Kayt Peck has been named the first poet laureate of Las Vegas, New Mexico. Although she’s not entirely sure about the scope of her duties, she suspects she’ll be reading poems at official city occasions, among other public appearances.
“I’m the first one, so we’re playing it by ear,” says the 67-year-old grants writer, who lives 27 miles from Las Vegas, in the village of Rociada.
Mayor Louie Trujillo was looking for a way to raise morale in Las Vegas, which he felt was suffering due to the pandemic. So, he turned to the arts. Specifically, he wanted to establish a poet laureateship for the small city — someone who could inject a little levity and inspiration into official proceedings. He partnered with New Mexico Highlands University, where the English department developed the judging criteria. The city issued an open call for applications in January.
Peck has published fiction but not much poetry, which she mostly writes for herself. She saw the open call and decided to apply anyway. The pandemic wore on, and she forgot about it until the spring, when the city selection committee came to its decision. “To be honest, it took them a while. I think I assumed that since I hadn’t heard anything, I didn’t get it. So, it was a pleasant surprise,” she says.
Peck graduated from Bethany Nazarene College in 1976, with a major in speech and minors in journalism and creative writing. She was a reporter at small papers in Texas and Oklahoma before joining the U.S. Navy Reserve and working as a public affairs officer. She moved to the Las Vegas area in 2001. She has published several novels with Sapphire Books, including her most recent, Broken (2020), about a military veteran with post-traumatic stress disorder. She plans to get serious about poetry in her new position, which is a two-year appointment.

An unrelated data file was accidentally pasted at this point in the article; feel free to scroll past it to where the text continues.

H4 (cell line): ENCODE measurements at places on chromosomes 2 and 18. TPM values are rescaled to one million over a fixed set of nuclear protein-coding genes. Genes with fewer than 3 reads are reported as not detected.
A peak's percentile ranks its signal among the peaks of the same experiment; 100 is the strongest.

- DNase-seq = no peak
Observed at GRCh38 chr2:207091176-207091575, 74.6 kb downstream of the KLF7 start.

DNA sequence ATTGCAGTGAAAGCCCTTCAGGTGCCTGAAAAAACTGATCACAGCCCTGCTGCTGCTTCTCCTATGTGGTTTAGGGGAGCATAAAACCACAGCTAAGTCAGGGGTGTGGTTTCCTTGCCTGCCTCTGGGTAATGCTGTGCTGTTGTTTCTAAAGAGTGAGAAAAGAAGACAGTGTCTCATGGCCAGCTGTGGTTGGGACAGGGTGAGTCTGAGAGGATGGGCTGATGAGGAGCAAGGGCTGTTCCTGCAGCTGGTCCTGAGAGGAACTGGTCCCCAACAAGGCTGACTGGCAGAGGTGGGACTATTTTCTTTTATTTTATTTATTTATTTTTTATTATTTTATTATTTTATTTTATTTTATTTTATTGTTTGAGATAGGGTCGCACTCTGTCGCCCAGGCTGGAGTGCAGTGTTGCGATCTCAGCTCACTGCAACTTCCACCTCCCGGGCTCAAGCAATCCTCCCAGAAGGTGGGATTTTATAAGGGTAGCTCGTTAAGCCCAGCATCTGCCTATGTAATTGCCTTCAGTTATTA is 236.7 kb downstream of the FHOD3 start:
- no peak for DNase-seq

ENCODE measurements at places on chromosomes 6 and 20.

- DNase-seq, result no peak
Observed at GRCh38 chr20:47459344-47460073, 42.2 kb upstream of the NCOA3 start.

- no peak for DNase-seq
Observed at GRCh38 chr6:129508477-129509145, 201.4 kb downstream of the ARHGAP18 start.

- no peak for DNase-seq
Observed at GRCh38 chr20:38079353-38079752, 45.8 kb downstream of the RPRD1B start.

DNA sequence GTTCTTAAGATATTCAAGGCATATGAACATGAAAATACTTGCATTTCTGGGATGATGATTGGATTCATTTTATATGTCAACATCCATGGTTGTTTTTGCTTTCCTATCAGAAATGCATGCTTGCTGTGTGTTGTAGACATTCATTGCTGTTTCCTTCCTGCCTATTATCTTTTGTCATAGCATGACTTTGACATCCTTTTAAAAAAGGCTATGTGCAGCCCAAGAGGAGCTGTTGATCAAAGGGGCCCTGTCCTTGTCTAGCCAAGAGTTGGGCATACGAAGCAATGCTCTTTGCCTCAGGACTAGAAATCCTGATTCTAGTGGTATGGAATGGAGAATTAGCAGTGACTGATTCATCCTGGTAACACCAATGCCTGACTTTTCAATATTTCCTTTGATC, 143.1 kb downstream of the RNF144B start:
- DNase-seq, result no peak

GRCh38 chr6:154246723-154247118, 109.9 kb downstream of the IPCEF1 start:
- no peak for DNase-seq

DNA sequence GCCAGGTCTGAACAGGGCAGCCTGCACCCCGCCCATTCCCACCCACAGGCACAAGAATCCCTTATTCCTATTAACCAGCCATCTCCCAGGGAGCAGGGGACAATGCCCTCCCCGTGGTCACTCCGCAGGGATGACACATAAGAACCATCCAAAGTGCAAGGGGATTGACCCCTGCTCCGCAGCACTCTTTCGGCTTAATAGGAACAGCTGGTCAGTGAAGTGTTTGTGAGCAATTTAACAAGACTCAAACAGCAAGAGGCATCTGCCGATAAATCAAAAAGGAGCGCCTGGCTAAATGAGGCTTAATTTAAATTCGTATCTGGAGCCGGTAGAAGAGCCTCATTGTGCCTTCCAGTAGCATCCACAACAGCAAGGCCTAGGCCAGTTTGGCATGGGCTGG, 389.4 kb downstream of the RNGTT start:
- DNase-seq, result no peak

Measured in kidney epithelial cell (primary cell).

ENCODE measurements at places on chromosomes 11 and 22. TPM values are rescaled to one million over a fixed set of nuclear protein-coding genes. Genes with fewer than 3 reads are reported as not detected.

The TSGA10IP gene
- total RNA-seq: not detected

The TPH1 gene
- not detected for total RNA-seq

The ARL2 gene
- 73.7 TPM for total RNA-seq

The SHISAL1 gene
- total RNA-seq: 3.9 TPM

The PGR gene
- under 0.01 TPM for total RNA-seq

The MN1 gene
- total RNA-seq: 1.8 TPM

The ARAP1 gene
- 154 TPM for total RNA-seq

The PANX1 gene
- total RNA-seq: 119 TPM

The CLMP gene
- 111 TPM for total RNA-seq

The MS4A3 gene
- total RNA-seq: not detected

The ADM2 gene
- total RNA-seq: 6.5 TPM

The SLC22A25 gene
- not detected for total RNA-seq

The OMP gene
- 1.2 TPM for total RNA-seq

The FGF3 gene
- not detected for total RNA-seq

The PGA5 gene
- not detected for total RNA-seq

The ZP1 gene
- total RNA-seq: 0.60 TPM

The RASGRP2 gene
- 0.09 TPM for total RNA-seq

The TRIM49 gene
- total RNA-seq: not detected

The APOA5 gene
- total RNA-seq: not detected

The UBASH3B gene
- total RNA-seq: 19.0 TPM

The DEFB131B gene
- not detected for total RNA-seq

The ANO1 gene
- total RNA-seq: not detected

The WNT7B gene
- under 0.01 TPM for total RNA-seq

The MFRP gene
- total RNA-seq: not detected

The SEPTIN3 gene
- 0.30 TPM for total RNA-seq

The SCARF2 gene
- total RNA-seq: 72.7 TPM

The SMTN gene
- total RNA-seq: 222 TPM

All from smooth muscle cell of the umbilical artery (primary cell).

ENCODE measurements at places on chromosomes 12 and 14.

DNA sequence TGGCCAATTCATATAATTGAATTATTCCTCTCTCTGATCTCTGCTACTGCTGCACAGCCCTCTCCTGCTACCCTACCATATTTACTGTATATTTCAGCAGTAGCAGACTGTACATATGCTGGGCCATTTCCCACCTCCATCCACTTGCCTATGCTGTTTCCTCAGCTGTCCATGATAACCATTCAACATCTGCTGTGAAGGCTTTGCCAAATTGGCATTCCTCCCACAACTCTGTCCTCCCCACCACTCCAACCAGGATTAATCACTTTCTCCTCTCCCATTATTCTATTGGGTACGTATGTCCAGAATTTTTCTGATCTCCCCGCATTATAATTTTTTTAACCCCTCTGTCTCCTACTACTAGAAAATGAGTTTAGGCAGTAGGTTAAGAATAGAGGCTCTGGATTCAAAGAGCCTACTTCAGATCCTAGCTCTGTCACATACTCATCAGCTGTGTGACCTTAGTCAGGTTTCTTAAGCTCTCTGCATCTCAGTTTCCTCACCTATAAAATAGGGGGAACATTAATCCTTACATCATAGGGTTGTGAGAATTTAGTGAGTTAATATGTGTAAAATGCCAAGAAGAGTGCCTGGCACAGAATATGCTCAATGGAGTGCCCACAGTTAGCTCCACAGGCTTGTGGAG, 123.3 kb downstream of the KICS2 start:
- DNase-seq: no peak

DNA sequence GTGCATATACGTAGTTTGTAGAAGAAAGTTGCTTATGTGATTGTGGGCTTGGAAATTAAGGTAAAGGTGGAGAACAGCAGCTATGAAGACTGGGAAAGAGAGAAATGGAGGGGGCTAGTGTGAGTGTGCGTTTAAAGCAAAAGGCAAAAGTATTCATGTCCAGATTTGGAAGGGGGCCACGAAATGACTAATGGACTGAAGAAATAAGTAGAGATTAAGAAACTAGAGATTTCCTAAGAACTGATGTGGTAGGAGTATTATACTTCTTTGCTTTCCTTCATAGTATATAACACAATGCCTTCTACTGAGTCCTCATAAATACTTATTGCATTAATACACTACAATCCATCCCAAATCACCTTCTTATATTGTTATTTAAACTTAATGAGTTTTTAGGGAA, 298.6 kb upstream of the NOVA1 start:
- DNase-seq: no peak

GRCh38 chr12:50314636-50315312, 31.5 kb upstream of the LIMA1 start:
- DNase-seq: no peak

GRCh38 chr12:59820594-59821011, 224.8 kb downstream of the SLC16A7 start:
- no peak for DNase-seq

“I believe that artists are the ones who change the world,” she says. “Poetry and fiction are the way to tell the truth, not just facts. And, right now, it’s the time for poetry. If we don’t recognize truth, we’re all in a lot of trouble. We need to help people who aren’t accustomed to hearing truth, but it’s going to be a bumpy ride for them. To some extent, that probably includes all of us. We all have a truth we don’t want to hear.” — Jennifer Levin